Primary Familial Brain Calcification
Other Names for this Disease
- Bilateral striopallidodentate calcinosis
- Cerebral calcification nonarteriosclerotic idiopathic adult-onset
- Cerebrovascular ferrocalcinosis
- Fahr disease, familial (formerly)
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neurodegenerative disorder characterized by calcium deposits in the basal ganglia, a part of the brain that helps start and control movement. The first symptoms often include clumsiness, fatigue, unsteady walking (gait), slow or slurred speech, difficulty swallowing (dysphagia) and dementia. Migraines and seizures frequently occur. Symptoms typically start in an individual's 30's to 40's but may begin at any age.The neuropsychiatric symptoms and movement disorders worsen over time. Mutations in the SLC20A2, PDGFRB, and PDGFB genes have been found to cause PFBC. This condition is inherited in an autosomal dominant manner.Primary familial brain calcification (PFBC) is a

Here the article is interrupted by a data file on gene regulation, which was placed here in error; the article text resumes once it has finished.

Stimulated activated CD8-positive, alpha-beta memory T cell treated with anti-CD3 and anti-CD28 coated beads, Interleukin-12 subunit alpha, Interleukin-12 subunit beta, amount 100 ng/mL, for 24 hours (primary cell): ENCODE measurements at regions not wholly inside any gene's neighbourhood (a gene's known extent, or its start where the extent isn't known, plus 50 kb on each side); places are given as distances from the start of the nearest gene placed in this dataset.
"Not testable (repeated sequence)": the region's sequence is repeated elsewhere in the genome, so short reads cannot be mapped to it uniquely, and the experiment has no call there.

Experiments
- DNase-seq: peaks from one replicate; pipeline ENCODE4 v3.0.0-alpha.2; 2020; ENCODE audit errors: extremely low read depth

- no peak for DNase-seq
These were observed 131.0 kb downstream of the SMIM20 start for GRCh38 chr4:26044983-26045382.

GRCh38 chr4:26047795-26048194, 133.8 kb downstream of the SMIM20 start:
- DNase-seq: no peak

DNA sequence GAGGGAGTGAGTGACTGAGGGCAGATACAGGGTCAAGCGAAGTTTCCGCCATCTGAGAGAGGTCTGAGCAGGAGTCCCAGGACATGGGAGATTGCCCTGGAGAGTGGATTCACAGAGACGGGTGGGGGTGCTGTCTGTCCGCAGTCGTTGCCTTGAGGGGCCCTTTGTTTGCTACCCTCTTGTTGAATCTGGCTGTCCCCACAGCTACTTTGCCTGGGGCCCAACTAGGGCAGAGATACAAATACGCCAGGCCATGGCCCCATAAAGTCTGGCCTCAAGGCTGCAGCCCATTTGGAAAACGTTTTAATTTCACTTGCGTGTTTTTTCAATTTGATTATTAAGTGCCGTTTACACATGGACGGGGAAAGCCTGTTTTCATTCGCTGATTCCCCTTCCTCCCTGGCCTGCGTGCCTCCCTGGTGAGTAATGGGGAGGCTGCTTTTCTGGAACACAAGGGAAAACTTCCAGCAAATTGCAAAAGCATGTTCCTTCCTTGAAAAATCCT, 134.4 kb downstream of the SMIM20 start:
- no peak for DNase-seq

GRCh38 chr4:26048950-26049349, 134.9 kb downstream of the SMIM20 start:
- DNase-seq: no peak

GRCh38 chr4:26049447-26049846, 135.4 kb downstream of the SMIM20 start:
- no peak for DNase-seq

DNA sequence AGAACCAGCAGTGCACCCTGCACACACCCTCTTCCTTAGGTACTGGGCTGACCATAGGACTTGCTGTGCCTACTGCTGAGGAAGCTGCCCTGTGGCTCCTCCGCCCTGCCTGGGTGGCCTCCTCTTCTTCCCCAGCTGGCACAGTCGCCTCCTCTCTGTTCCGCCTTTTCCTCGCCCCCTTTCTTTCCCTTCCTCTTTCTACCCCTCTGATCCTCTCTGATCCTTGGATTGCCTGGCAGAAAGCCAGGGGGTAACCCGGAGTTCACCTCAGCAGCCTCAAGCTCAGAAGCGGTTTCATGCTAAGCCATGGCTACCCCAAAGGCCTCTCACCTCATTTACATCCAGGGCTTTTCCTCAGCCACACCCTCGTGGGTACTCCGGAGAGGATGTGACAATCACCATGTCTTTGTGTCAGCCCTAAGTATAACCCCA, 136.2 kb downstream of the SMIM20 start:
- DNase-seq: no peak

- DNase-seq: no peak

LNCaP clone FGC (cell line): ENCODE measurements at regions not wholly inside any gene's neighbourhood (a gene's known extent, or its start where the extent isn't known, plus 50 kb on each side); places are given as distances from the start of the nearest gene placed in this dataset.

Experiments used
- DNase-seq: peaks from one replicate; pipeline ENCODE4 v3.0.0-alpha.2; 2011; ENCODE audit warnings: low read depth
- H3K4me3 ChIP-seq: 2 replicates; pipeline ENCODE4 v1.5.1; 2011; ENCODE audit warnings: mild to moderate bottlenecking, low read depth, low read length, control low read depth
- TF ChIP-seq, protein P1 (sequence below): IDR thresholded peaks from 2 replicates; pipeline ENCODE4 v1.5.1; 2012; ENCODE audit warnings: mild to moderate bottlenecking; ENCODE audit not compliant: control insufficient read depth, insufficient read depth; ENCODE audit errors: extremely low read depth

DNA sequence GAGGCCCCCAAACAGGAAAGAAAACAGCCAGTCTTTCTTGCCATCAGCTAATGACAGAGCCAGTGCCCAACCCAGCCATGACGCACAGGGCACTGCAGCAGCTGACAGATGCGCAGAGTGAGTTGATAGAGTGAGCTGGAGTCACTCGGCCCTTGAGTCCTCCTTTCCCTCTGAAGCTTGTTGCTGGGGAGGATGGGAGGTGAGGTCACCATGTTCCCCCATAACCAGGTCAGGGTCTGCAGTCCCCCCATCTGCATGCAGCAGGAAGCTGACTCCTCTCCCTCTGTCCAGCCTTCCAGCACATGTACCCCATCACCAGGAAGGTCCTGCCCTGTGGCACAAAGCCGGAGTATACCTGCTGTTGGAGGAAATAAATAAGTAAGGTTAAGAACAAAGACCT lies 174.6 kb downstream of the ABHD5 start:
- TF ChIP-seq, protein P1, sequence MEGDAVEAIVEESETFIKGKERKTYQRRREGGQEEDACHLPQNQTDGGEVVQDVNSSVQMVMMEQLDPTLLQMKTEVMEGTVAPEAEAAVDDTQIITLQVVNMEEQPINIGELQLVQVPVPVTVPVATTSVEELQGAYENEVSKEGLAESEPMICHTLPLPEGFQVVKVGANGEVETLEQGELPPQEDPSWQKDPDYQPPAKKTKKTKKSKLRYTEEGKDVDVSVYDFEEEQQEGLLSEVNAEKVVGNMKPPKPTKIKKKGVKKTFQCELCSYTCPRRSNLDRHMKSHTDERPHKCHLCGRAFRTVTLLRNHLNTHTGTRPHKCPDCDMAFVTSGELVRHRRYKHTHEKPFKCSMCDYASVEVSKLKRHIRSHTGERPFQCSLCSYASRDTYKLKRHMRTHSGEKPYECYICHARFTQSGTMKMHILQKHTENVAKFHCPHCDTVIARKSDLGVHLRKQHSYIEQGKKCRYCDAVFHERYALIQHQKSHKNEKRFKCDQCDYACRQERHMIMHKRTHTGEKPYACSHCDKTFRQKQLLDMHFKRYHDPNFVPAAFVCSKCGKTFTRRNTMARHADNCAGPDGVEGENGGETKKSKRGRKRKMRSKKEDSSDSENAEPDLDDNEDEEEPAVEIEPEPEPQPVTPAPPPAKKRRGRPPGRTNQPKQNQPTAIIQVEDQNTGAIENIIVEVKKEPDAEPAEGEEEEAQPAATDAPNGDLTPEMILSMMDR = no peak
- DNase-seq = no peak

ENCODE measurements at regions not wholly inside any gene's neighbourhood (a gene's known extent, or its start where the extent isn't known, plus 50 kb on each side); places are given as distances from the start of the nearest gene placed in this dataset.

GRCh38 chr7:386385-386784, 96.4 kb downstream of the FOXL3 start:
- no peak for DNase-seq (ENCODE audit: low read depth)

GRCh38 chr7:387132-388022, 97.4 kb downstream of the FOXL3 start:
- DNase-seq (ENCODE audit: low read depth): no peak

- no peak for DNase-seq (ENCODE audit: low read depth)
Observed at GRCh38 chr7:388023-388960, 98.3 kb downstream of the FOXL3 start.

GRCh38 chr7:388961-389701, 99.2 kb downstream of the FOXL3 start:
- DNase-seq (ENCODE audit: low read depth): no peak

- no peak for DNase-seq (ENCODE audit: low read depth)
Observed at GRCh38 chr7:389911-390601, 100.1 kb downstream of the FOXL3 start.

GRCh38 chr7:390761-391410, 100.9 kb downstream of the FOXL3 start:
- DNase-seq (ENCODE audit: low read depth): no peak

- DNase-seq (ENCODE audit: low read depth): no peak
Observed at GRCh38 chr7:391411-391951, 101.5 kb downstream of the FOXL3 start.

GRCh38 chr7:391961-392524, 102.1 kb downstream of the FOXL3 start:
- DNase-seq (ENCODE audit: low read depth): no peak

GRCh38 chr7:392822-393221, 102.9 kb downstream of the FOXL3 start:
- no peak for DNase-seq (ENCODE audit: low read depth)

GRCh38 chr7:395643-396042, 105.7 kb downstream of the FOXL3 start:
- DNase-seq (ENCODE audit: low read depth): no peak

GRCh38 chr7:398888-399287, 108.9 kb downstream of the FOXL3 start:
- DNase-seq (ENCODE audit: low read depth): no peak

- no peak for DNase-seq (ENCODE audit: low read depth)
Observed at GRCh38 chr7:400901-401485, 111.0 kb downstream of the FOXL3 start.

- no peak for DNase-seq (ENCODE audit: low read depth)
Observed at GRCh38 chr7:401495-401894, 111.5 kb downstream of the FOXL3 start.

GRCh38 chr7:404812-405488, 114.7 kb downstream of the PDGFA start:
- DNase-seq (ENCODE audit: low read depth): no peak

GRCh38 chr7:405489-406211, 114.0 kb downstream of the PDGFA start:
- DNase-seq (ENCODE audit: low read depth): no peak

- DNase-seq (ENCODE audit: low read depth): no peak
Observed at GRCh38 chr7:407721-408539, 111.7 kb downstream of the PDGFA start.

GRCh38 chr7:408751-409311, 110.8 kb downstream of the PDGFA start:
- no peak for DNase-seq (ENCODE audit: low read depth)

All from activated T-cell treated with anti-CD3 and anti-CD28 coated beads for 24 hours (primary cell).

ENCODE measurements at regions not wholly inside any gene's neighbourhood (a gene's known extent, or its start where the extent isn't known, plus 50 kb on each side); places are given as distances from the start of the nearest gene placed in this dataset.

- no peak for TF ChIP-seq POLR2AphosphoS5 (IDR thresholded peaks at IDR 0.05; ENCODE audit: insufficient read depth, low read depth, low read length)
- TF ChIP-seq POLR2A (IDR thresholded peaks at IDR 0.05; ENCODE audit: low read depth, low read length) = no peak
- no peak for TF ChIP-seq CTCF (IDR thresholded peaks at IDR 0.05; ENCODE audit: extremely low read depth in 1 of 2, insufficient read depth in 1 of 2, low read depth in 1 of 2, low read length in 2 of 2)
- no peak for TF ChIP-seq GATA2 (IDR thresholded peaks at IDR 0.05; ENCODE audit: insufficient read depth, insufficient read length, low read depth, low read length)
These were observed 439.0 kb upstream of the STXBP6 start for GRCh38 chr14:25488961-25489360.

Last updated: 9/4/2015
- Sobrido MJ, Coppola G, Oliveira J, Hopfer S, Geschwind DH. Primary Familial Brain Calcification. GeneReviews. October 16, 2014; http://www.ncbi.nlm.nih.gov/books/NBK1421/. Accessed 9/4/2015.
- Familial idiopathic basal ganglia calcification. Genetics Home Reference (GHR). February 2013; http://ghr.nlm.nih.gov/condition/familial-idiopathic-basal-ganglia-calcification. Accessed 9/4/2015.
- Genetics Home Reference (GHR) contains information on Primary Familial Brain Calcification. This website is maintained by the National Library of Medicine.
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